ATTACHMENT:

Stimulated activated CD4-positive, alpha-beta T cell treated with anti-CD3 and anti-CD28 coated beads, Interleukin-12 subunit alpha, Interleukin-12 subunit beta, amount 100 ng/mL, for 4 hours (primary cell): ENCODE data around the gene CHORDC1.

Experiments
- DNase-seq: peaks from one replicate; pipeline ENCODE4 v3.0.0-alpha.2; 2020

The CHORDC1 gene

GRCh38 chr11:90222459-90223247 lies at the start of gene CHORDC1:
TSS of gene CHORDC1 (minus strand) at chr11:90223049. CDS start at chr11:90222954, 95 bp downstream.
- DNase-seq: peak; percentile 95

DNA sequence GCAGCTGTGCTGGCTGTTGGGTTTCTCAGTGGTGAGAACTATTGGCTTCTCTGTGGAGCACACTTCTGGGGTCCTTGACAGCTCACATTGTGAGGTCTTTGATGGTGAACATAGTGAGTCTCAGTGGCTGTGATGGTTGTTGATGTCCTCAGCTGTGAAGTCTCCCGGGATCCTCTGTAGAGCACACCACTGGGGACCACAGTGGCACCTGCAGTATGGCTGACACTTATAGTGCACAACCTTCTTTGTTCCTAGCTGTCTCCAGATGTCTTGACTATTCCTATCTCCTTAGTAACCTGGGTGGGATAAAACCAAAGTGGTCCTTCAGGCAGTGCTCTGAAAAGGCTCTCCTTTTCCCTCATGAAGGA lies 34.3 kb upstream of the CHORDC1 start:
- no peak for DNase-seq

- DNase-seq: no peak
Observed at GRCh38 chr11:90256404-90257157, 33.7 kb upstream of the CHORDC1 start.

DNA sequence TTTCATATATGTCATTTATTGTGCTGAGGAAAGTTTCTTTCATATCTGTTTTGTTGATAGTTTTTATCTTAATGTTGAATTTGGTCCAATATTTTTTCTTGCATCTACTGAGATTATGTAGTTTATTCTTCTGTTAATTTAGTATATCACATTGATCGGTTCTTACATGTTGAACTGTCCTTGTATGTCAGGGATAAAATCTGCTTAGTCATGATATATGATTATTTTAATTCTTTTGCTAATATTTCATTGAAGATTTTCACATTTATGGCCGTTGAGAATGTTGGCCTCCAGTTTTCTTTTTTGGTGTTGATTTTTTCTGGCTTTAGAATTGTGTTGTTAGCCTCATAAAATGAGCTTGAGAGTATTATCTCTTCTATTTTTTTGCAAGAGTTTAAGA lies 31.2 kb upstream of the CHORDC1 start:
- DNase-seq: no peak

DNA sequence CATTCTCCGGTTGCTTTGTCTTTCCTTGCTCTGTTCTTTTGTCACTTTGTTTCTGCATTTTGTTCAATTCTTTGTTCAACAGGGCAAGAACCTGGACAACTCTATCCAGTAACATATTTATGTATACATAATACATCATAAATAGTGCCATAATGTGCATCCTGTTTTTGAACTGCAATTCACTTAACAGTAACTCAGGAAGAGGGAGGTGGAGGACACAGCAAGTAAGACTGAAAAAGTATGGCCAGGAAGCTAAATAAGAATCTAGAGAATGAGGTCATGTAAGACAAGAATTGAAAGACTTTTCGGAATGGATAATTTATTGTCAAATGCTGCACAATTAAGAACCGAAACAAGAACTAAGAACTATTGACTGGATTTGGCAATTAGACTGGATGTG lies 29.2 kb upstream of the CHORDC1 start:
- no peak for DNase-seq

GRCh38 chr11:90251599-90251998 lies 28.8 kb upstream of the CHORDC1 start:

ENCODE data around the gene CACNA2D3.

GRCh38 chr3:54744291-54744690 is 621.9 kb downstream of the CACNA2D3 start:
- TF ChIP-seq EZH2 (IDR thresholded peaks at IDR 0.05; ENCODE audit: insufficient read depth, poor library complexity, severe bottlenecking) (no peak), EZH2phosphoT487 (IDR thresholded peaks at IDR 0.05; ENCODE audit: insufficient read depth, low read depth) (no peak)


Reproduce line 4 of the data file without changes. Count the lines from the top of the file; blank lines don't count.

The CHORDC1 gene